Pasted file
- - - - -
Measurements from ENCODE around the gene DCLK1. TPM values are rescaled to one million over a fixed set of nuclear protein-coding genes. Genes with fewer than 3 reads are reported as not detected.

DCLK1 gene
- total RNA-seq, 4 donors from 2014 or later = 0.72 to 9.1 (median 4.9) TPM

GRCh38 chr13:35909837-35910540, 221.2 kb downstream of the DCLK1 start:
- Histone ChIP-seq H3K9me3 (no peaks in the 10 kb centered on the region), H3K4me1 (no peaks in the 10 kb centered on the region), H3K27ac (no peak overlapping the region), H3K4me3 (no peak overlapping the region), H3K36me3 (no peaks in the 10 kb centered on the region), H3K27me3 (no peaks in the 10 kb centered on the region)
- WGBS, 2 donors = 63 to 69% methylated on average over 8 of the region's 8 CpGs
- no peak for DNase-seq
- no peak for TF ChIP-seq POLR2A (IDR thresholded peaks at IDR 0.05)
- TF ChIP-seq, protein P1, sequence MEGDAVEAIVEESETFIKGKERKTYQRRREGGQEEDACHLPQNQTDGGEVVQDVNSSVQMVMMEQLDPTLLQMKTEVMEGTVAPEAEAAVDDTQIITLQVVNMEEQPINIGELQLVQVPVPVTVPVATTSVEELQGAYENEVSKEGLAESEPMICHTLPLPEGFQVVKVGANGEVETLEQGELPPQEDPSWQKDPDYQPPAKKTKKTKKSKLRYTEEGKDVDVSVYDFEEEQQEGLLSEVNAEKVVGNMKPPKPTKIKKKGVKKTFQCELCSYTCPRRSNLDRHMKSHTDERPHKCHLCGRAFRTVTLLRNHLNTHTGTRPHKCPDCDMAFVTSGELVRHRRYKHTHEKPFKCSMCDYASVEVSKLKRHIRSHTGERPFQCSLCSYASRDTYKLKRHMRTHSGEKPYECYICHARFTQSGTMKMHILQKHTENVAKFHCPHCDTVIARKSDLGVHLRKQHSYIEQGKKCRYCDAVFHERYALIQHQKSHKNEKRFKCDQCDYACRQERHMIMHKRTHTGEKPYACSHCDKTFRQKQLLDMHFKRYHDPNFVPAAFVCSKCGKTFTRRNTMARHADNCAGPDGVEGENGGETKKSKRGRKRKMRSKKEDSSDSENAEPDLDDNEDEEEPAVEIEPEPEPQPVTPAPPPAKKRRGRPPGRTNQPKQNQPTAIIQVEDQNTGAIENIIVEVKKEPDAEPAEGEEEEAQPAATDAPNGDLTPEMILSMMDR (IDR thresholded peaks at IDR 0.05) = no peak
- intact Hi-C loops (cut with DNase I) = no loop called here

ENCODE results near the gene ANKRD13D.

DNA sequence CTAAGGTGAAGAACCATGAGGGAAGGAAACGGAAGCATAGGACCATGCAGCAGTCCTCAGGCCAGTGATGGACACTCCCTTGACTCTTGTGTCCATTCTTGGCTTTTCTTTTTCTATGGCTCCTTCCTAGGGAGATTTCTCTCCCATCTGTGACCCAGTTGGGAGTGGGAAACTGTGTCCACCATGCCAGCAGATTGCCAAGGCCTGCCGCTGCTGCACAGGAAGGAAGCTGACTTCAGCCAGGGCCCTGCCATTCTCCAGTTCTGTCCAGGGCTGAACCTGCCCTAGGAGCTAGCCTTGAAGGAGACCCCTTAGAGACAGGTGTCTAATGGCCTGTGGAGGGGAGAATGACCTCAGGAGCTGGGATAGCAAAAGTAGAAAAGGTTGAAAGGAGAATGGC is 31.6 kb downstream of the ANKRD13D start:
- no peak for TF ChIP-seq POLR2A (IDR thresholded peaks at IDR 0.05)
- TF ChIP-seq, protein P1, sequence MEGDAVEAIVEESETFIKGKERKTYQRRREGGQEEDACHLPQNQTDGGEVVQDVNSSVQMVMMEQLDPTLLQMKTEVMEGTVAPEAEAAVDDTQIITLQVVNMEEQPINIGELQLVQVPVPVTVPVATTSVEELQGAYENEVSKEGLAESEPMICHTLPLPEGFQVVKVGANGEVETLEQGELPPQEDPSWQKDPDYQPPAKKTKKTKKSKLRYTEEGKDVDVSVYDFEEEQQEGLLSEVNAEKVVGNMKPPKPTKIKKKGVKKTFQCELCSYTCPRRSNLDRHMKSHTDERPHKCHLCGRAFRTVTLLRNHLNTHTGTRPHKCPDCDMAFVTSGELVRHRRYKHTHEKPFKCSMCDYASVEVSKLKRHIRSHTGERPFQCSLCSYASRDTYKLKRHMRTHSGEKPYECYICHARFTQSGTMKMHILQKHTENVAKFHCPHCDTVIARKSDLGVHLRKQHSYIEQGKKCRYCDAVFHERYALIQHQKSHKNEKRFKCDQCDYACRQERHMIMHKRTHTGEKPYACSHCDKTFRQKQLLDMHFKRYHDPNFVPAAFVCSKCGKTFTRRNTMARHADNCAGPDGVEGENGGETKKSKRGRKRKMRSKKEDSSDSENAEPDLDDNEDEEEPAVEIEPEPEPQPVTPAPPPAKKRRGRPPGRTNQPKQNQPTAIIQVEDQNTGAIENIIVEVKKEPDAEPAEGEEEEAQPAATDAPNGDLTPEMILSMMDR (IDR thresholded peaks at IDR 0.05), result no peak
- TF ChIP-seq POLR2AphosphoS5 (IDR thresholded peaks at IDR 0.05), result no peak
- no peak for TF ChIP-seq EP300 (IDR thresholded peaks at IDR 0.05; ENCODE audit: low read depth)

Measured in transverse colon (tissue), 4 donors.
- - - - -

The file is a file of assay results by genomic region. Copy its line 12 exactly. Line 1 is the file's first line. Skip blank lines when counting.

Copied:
DNA sequence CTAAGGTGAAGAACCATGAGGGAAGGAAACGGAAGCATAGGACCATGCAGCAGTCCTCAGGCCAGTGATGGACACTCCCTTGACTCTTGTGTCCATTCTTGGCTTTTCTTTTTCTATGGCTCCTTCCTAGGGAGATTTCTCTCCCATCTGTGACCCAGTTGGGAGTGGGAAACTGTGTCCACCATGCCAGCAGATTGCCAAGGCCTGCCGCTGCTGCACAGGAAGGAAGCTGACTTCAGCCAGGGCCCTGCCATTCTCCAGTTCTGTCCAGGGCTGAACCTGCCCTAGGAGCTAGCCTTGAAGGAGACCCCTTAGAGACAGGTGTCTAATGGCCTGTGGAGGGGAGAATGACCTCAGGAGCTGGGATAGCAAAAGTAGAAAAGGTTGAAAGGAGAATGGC is 31.6 kb downstream of the ANKRD13D start: